Things are looking up for Victor (Zanjoe Marudo), Marites (Isabel Oli) and their two young children. The progressive family's bakery business is prosperous, and their perseverance is bearing fruits. In fact, this has allowed them to hire people, including creepy old hag Aling Maring who soon insinuates her sob stories to the benevolent couple's good graces. She's hired to bag bread with a daily wage of P20 a day. She even convinces reluctant Victor to hire her son who's on parole from jail time.
One day, Maring's son abandons Victor's supplies and skedaddles with the couple's profits. This leaves Victor with no recourse but to throw Aling Maring out the door. "Binibilog nyo ang ulo ko," he reprimands her. Before she takes her final step out, Maring turns around and gazes at her enraged employer, as though casting a spell. She was never seen again.
Victor starts hearing voices, unable to sleep. He keeps seeing the old lady's riled face. At some point, he even strangles his son. Marites decides to take him to an albularyo (folk healer) who performs a "pagtatawas" ritual on disgruntled Victor. After studying the molten wax droppings from the heated candle, the healer tells Victor that he's a victim of "barang", an affliction allegedly worse than "kulam". Four other healers say the same.
Finally, he was taken to a psychiatrist who, three months after initial confinement, diagnosed Victor with schizophrenia, a mental disorder characterized by delusions, a blunt affect, confusion, agitation, social withdrawal, psychosis, and bizarre behavior. With psychotic feature, this rightfully includes visual and auditory hallucinations; may nakikita at may naririnig kahit wala. Victor's condition is specifically signed out as "Paranoid schizophrenia" with hallmarks that include paranoid delusions, usually accompanied by auditory hallucinations, and perceptual disturbances. In this condition, an individual is incapable of sifting real events from mere products of the imagination.
VOICES FROM GOD AND THE DEVIL
A schizophrenic hears voices (auditory hallucination) telling him things, the most common of which comes from God, the devil or an "enemy" from his surroundings. These patients hear persuasive commands: like a voice from God ordering him to, hmmm, maybe stop cursing or He'd crash his plane. Moreover, their paranoia is fueled by an urgency to protect oneself from an antagonistic party: "inaaway ako", "gusto akong itumba", or just the general idea that someone wants to inflict harm on him.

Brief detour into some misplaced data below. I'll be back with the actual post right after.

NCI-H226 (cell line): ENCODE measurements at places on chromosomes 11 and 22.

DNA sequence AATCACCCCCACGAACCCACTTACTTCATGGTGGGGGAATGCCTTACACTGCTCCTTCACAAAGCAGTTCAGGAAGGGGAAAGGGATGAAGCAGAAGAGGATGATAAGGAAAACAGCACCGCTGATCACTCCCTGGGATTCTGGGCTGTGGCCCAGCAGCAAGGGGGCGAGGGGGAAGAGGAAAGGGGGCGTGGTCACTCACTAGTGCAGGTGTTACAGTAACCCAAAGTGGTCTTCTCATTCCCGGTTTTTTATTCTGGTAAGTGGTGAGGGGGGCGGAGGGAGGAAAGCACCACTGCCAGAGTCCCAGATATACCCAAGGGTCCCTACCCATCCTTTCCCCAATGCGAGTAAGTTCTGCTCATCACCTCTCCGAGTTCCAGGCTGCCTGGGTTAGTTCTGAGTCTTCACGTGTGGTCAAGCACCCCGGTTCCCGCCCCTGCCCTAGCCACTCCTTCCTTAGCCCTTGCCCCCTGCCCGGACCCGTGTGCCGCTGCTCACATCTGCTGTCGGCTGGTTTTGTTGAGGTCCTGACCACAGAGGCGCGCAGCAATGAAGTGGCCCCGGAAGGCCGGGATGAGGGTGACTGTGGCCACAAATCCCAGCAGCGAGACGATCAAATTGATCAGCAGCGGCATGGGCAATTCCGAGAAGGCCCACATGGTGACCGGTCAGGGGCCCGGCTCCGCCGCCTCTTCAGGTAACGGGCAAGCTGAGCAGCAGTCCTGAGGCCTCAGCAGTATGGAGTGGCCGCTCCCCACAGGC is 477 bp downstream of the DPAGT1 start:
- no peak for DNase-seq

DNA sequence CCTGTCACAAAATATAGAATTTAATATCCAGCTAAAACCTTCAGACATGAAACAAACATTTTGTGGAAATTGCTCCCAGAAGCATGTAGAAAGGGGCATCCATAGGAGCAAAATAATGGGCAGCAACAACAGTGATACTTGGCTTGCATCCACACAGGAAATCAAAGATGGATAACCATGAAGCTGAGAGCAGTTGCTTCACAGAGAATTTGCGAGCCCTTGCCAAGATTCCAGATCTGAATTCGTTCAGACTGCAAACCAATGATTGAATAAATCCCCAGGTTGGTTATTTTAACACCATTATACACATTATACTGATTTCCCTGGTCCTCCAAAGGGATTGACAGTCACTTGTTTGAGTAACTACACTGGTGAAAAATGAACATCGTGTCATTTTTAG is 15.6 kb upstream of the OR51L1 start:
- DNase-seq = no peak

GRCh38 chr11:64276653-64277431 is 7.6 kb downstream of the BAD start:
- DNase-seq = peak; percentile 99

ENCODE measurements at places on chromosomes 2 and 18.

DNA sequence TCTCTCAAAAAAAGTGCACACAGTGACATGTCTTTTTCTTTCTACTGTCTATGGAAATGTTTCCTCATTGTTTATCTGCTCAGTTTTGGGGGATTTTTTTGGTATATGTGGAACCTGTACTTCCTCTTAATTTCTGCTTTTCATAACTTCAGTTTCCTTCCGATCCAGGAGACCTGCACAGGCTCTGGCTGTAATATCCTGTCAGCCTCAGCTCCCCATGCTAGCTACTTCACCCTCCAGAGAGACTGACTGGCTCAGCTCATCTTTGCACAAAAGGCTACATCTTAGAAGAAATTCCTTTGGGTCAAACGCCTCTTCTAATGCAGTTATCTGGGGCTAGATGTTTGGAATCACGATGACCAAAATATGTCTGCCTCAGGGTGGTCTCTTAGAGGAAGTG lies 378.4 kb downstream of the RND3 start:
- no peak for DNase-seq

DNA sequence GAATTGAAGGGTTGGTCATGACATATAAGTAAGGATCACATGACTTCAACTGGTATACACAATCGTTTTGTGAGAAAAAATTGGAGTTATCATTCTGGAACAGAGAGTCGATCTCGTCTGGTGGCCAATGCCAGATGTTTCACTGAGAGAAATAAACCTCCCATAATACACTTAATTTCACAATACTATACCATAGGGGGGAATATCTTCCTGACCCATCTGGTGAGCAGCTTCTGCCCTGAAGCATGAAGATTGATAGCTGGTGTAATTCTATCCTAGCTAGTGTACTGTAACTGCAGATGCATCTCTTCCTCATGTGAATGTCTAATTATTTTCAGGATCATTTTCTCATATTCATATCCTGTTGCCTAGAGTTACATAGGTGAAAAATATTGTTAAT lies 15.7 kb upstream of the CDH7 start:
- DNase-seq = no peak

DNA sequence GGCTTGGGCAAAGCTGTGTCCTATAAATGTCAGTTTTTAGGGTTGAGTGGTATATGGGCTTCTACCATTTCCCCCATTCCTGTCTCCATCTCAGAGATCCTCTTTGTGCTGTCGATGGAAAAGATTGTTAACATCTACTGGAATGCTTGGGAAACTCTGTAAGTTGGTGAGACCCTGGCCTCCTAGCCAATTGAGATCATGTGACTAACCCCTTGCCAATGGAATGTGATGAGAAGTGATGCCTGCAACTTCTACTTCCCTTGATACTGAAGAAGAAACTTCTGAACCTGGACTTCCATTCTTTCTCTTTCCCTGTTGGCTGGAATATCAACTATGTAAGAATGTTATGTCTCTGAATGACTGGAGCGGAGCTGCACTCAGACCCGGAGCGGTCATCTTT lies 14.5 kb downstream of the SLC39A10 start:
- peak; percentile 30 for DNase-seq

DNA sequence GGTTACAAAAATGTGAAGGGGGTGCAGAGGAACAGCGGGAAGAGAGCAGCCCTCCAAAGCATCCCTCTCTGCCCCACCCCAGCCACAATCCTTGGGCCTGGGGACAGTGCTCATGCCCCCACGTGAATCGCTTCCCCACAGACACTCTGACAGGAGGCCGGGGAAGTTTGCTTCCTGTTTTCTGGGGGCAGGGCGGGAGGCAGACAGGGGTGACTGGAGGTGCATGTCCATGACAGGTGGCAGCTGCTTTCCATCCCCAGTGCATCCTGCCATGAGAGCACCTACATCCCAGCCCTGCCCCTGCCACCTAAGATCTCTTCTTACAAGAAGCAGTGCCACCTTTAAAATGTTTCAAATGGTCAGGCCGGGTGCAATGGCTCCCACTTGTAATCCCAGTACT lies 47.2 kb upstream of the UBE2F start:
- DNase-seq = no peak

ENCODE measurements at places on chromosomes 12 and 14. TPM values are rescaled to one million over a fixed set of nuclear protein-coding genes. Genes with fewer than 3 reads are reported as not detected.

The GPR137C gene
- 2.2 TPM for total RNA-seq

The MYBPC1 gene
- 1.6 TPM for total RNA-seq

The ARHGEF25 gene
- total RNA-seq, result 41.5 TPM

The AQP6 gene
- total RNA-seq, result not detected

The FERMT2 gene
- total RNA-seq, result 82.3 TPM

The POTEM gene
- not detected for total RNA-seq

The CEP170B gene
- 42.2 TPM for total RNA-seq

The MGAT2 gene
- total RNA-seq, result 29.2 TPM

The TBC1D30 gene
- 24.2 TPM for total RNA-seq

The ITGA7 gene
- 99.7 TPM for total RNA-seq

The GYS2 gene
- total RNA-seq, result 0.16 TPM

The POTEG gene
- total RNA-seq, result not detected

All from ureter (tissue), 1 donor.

Unfortunately, these items (paranoia, auditory hallucination, delusion) are clinically entrenched in schizophrenia. These patients react to these misperceptions. If you are being attacked, you'd naturally want to retaliate and fight back. Or you retreat, flee and become depressive. When the mind fails to overcome the overwhelming odds, it shuts down and the patient becomes catatonic! At some point, the patient becomes violent. He wants to hurt others - or he hurts himself to put an end to his misery. This is where the patient satisfies the criteria for "admissibility".
SCIENCE VS. SUPERSTITION
In the episode, there are concepts that deserve discourse. Despite our country's overreaching embrace of the new millennium and its new technologies, we are still a country steeped in superstition. When the psychiatrist reveals his initial diagnosis, i.e. that it is indeed a mental condition, Victor's sister is absolutely resistant - "Pero sabi ng mga albulario, na barang siya!" How in the world is a faith healer more credible than a physician who had 10-15 years to learn about these disorders? The physician was, in fact, the last person they turned to, when he should have been first to be consulted.
The more sociologically fascinating concept is that of "barang", otherwise called "haplit", "paktol", "anyaw" in the mystical island of Siquijor. Barang is a form of malignant sorcery. People get hexed, much like the voodoo practices of Haiti and Madagascar.
The scenario used to involve beetles (bakukang) who, after incantations and prayers from a mambabarang, would be set free to invade the victim. Their entry into the body results to seemingly psychosomatic disorders like constant ear aches, hemorrhoids, and a general sensation of utter discomfort.
These terms weren’t alien to me. As a child, I had a nanny who hailed from Naga. She told me vivid stories of spirits, monsters, witches, kapre (“agta"), and the santelmo (fire monsters shaped like men). But really, how does one reconcile the Filipino's deep religiosity and our inherently superstitious nature?
Most cultures have their own set of monsters. Even Iran has their djinn (a
legendary middle eastern conjurer of destruction), recently on cinematic display at the recent QCinema Filmfest in Babak Anvari's spooky "Under the Shadows".
Schizophrenia, like diabetes and hypertension, doesn't have treatment. There is not a single medicine that absolutely cures this condition for good. But it can be managed. Family support is one of the most important factors in managing schizophrenia. Otherwise, if you keep leaving its prognosis to fate, the patient will eventually either inflict harm on himself - or on others!
#MMK #barang #zanjoemarudo #schizophrenia